I was given just minutes to decide: lose your leg or die. I chose life... and now I can watch my children grow up
A father-of-four has told how he was given a matter of minutes to make the decision to have his leg amputated to save his life.
David Radcliffe was fighting cancer for the second time when doctors discovered the tumour had grown around the bone and main arteries in his leg.
The 50-year-old was due to undergo a hip replacement when doctors came to him and his wife Alison and told him the only way they could save him was by removing his leg.
"We came to the decision within 10 seconds," said David.
"When you're choosing between quality of life or a long life, you go for the longer life.
"My wife and I had a wee moment together and then it was time to move on."
David, principal of Harpur's Hill Primary School in Coleraine, was first diagnosed with Ewing's sarcoma in 1996.
He underwent 14 sessions of chemotherapy before surgeons removed the tumour from his leg.
"The doctors kept an eye on me for the next five years but I'd moved on, I thought everything was fantastic," he explained.
"It was a very rare cancer and I thought because they had cut it out, and it was nowhere else, that it wouldn't come back.
"I was in the shower and I felt a lump, and then my heart just sank.
"I went to the doctor and he referred me because of my history, and a biopsy confirmed it was cancer again."
David embarked on more chemotherapy in a bid to shrink the tumour.
However, when this failed he was referred for specialist treatment at a hospital in Middlesex in England.
It was at the Royal Stanmore Hospital that surgeons amputated his left leg from the hip socket on February 4 last year.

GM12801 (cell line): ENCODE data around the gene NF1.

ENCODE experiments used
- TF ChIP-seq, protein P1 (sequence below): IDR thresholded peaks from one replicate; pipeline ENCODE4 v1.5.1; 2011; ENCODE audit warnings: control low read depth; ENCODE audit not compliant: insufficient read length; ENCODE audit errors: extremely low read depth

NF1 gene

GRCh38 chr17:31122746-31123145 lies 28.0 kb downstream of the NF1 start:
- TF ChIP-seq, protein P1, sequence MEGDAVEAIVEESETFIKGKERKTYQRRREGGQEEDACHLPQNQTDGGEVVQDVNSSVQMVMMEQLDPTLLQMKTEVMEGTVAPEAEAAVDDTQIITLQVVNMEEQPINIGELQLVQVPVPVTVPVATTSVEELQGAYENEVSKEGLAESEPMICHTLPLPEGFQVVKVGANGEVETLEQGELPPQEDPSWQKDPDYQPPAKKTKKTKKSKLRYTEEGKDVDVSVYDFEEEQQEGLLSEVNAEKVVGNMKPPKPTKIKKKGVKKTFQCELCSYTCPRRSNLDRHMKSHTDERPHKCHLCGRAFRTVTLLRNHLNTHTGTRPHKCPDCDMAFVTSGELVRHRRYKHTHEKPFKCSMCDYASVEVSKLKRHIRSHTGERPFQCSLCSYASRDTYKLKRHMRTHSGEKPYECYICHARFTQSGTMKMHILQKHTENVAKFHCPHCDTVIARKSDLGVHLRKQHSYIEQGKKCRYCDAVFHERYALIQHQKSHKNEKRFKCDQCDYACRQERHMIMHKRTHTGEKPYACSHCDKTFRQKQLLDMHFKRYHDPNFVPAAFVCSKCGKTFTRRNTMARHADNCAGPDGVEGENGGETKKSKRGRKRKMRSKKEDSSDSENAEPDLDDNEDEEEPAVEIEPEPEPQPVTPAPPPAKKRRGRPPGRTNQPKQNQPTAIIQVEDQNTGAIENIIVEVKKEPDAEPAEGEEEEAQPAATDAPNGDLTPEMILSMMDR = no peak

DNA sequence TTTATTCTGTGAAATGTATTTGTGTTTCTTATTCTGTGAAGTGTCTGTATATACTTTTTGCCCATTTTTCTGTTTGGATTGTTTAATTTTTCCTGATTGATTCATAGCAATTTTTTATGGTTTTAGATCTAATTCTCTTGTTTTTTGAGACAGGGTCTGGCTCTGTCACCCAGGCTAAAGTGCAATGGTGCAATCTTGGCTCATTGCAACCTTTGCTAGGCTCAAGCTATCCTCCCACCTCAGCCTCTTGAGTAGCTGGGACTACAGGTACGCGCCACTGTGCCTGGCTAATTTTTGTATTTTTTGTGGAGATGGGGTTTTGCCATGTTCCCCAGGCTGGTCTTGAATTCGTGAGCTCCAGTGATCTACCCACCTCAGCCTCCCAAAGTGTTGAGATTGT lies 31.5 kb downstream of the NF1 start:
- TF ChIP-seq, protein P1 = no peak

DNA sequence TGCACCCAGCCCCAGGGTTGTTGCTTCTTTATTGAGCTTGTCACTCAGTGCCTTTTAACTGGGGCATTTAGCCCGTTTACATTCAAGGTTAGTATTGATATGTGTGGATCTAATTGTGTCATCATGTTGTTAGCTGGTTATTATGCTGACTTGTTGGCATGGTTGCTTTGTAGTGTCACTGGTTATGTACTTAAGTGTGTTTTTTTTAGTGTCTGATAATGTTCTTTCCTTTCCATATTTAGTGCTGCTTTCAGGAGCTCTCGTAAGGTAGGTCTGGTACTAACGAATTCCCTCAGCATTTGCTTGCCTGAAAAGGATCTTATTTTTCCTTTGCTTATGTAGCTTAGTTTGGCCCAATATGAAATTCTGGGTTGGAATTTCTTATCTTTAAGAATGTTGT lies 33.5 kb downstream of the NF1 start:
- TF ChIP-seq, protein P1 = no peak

Following initial recovery he was transferred to Musgrave Park Hopital in south Belfast to begin rehabilitation.
"When you come round after the surgery, it is a really strange sensation because your body still thinks you have a leg," said David.
"I still have phantom pain in my leg.
"But the hardest part is learning to put weight on it.
"The staff at Musgrave have been fantastic in helping me.
"Before you can leave hospital you have to pass certain tests on crutches, such as going up and down the stairs.
"They ask you what your goals are and I told them that by the end of June I wanted to go back to school to the prize day and I wanted to stand up, take two steps and speak to all the children, and sit back down again."
Geraldine Laughlin, manager of the disablement service at Musgrave Park Hospital, said: "Everyone is different and everyone has different expectations, so we work with them to try and help them achieve their goals."
The service has more than 2,000 people on its books at any one time, with between 150 and 160 new patients referred every year.
David added: "The way I see it, it is for me to be alive and see my children grow up, watch them play.
"Basically, I am able to do that because I had my leg removed.
"I've had 50 great years and hopefully I will have another 40 or 50 great years."
To find out more about the regional limb-fitting service, log on to www.belfasttrust.hscni.net/ RegionalLimbFittingService.htm